Home Television Drama Lou Grant

Lou Grant

1 9 7 7 – 1 9 8 2 (USA)
110 x 60 minute episodes

Lou Grant drew on the comedy character of the executive producer of TV news in the long-running Mary Tyler Moore Show but transformed that comic persona into a serious, reflective, committed newsman at a major metropolitan newspaper.

On the final episode of The Mary Tyler Moore Show (which aired in September 1977) the entire news staff at WJM-TV, Minneapolis, Minnesota, were fired. Lou Grant, who was 50 years old at the time, moved to Los Angeles where he got a job as the city editor on the Los Angeles Tribune.

The series sought weekly to explore a knotty issue facing media people in contemporary society, focusing on how investigating and reporting those issues impact on the layers of personalities populating a newspaper company.

Topics treated dramatically included gun control, invasion of privacy, confidential sources, child abuse and Vietnamese refugees. Mingled with each episode’s issue was an interplay of personalities, often light-hearted, among featured characters.

lougrant7Also featured in the series were the autocratic owner of the newspaper, Margaret Pynchon, played by Nancy Marchand (who later became better known as Livia Soprano in the popular Sopranos series), Lou’s boss, managing editor Charlie Hume (Mason Adams), hotshot investigative reporter Joe Rossi (Robert Walden), ambitious young reporter Carla Madigan (Rebecca Balding) – who was replaced by reporter Billie Newman McCovey (Linda Kelsey), Art Donovan, Lou’s assistant city editor (Jack Benson); and Dennis ‘Animal’ Price, an unconventional news photographer, played by Daryl Anderson.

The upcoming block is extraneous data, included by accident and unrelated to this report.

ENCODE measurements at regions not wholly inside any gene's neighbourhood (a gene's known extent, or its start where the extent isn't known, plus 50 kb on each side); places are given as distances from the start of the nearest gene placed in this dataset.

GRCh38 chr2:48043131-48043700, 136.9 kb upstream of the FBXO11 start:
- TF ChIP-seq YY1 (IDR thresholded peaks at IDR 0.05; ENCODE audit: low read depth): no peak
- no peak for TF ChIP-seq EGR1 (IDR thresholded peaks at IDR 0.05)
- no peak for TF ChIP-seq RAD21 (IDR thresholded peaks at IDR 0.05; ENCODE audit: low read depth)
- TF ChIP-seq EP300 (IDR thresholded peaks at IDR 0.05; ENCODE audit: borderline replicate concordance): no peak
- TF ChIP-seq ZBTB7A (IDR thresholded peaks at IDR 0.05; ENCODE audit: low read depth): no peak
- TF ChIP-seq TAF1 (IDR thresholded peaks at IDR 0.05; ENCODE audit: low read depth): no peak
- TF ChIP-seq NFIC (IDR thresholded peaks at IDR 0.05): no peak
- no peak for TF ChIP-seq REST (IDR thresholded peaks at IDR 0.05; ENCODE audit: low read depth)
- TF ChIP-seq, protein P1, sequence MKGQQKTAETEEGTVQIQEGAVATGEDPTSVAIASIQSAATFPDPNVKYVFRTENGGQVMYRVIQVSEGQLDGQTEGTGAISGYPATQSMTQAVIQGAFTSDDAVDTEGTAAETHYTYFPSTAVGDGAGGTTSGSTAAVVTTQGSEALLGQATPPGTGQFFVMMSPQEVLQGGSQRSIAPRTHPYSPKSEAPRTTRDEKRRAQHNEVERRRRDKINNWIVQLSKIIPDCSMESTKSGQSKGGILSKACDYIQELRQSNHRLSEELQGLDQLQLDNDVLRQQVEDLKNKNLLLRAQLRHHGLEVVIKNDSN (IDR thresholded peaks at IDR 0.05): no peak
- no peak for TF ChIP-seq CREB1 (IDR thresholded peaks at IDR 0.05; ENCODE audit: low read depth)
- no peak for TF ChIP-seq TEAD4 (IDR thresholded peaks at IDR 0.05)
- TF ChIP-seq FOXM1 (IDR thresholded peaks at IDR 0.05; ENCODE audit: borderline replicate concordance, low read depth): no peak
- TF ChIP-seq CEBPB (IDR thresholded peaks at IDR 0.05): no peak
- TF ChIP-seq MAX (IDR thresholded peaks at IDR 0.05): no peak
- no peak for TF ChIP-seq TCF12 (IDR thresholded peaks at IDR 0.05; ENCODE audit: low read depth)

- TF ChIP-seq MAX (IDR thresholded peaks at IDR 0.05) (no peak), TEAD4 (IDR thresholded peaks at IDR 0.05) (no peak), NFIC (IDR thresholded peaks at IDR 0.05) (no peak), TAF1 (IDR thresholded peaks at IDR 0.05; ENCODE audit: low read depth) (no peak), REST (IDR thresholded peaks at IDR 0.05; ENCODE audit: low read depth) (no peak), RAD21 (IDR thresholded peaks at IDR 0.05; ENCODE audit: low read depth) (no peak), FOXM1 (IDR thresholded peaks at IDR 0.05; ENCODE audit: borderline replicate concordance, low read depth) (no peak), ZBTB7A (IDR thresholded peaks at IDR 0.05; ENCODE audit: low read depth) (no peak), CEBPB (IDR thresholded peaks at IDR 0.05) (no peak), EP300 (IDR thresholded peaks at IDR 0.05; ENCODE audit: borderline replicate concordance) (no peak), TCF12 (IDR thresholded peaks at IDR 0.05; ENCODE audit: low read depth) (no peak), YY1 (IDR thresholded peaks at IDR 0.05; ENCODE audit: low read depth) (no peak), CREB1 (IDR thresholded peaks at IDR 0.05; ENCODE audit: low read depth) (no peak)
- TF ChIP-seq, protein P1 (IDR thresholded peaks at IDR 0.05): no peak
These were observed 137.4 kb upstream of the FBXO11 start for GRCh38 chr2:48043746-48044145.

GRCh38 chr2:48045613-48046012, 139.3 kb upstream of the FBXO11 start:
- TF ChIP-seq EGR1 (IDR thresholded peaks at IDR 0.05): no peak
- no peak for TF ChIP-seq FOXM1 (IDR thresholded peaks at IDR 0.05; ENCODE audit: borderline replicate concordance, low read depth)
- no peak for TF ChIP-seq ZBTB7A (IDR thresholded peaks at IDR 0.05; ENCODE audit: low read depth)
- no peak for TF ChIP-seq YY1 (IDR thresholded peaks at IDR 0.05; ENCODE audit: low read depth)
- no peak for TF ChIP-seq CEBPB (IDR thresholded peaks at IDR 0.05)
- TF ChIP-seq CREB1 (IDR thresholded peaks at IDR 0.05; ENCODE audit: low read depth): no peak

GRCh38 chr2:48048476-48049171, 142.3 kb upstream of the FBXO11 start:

Lou Grant was first scheduled on Tuesday evenings at 10:00 PM, in the second and following seasons it was aired on Mondays at that time.

The series received critical acclaim, receiving a Peabody award in 1978, Emmy awards in 1979 and 1980 for outstanding drama series, plus other Emmy’s for writing and acting during its five years on the air.

Lou Grant is significant in the history of MTM Productions as the bridge programme between comedies such as The Mary Tyler Moore Show and later, more complex dramas such as Hill Street Blues.

Few independent production companies have had such visible success in crossing lines among television genres.

Lou Grant 
Edward Asner
Charlie Hume 

Mason Adams
Joe Rossi 

Robert Walden
Billie Newman McCovey 

Linda Kelsey
Margaret Pynchon 

Nancy Marchand
Art Donovan 

Jack Bannon
Dennis “Animal” Price 

Daryl Anderson
National Editor (1) 

Sidney Clute
National Editor (2) 

Emilio Delgado
Foreign Editor 

Laurence Haddon
Financial Editor 

Gary Pagett
Adam Wilson 

Allen Williams
Photo Editor 

Billy Beck
Carla Mardigian 

Rebecca Balding
Ted McCovey 

Cliff Potts

Barbara Jane Edelman

Lance Guest